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Olga Misic (Year 2 ChemE) holds an organic photovoltaic device she worked on this summer in in the labs of Professor Tim Bender (ChemE). Her position was supported in part by one of U of T Engineering’s new First-Year Summer Research Fellowships.

Olga Misic (Year 2 ChemE) is just entering her second year at U of T Engineering, but she already has four months of graduate-level experience under her belt. Misic is one of eight undergraduate students awarded the inaugural First-Year Summer Research Fellowships, enabling them to pursue their passion for intellectual exploration in labs across the Faculty.

“We’d noticed that more first-year students were going out and finding research opportunities for the summer, and we were getting more inquiries from students about funding for these internships,” said Cori Hanson, Assistant Director, First Year Student Success and Transition in the Faculty’s First-Year Office. “We wanted to provide easier access to these opportunities.”

The Fellowships provide $5,000 in support to students who wish to gain research experience immediately after their first year of study. Students from all Core 8 programs, Engineering Science and Track 1 are eligible.

Misic was keen to apply the knowledge she’d gained in her first-year courses to the research environment, and sought out a position with Professor Tim Bender in the Department of Chemical Engineering & Applied Chemistry. Engineering Strategic Communications caught up with Misic to hear about the solar solutions she developed this summer.

What problem were you trying to solve with your summer research?

The Bender Lab works on developing new, as well as improving existing, organic photovoltaic devices. I was working on a project with an industry collaborator under the mentorship of Jeffrey Castrucci (ChemE 1T0, PhD 1T5), a post-doctoral researcher in the Bender Lab. The goal of the project was twofold: to reduce the industry partner’s variability in fabricating photovoltaic devices, and to assess the performance of our collaborator’s materials.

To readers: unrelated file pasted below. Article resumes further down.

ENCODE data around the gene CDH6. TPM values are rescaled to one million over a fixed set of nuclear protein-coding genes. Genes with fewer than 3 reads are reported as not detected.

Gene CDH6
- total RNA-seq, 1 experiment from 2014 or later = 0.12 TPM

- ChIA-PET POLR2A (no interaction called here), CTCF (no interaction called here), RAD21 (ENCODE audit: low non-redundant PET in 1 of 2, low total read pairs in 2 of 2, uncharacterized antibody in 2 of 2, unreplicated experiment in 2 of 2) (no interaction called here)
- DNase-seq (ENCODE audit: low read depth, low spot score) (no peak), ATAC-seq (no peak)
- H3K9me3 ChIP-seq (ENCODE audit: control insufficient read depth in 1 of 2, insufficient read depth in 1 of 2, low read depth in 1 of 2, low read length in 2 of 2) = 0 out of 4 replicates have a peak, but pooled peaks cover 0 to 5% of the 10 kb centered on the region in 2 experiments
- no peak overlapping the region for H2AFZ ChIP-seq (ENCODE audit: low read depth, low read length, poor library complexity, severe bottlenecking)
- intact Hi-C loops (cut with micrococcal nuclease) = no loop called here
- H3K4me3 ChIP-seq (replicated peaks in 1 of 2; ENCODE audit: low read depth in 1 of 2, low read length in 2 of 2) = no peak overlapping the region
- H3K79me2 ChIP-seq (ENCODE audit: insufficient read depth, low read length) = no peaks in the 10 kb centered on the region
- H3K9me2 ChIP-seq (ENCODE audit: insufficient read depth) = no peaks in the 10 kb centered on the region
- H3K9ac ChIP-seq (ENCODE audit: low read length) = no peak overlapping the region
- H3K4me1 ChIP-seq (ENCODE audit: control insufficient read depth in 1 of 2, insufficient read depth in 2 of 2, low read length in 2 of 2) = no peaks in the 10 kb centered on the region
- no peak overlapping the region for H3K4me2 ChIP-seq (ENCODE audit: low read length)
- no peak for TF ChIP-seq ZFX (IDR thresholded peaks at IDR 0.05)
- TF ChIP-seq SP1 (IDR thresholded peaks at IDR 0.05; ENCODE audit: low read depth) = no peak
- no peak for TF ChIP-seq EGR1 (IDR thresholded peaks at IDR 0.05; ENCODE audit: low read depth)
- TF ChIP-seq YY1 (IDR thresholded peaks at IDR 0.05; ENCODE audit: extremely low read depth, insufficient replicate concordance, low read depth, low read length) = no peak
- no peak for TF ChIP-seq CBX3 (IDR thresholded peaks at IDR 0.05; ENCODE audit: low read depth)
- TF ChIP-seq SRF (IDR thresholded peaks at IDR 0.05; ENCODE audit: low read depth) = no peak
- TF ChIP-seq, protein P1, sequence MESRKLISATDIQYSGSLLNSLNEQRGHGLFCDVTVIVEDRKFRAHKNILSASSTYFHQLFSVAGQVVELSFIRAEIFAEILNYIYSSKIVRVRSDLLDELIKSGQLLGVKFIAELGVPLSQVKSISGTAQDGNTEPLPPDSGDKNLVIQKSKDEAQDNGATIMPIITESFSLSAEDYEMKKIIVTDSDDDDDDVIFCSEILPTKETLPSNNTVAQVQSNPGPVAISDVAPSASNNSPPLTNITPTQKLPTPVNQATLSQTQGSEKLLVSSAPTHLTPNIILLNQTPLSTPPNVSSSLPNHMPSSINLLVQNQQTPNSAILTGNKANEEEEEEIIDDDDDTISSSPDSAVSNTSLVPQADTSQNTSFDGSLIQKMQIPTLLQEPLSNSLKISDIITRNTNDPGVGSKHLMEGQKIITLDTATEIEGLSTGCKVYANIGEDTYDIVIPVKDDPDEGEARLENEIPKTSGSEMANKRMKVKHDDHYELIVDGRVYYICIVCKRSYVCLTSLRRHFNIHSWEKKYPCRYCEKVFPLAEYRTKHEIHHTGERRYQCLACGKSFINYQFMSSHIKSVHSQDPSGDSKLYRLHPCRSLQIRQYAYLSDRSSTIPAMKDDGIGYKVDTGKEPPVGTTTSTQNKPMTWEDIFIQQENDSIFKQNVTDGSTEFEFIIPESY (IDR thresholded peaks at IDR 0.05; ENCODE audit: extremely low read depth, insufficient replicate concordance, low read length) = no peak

What did you accomplish?

After modifying the standard operation procedures, we were able to get consistent baseline performances. The next step was to create devices using the collaborator’s material and to test their performance. I was in charge of two out of the four device fabrication steps and was the primary tester. After gathering sufficient data, we sent out a report to the collaborator to show them our findings. I also did a lot of side jobs, including helping other lab members synthesize and purify organic compounds, since a critical machine broke down and the lab was not able to make devices for a month.

Did the First-Year Summer Research Fellowship make a difference to you?

I would not have been able to get this research experience had it not been for the Fellowship. Since I did not qualify for NSERC funding, I would have had to find external funding through other grants.

What advice did you gain from your experience?

The most useful piece of advice my mentor, Jeffrey, gave me was that the quality of the documentation of data is just as important as the data itself. This made me mindful of my documentation techniques and it proved to be very helpful since I was working with large amounts of data.

Do you think this research experience will help you in second-year engineering?

The field of organic photovoltatics requires the understanding of many topics —quantum physics, statistics, organic chemistry, and others. Prior to starting the position, I had a very limited understanding of many of these fields, and as a result, I experienced a very steep learning curve at the beginning. With the help of the other members of the lab, I was able to acquire an adequate understanding in a relatively short period of time. This experience helped me learn how to ask questions effectively — a skill that will be very helpful for second year.

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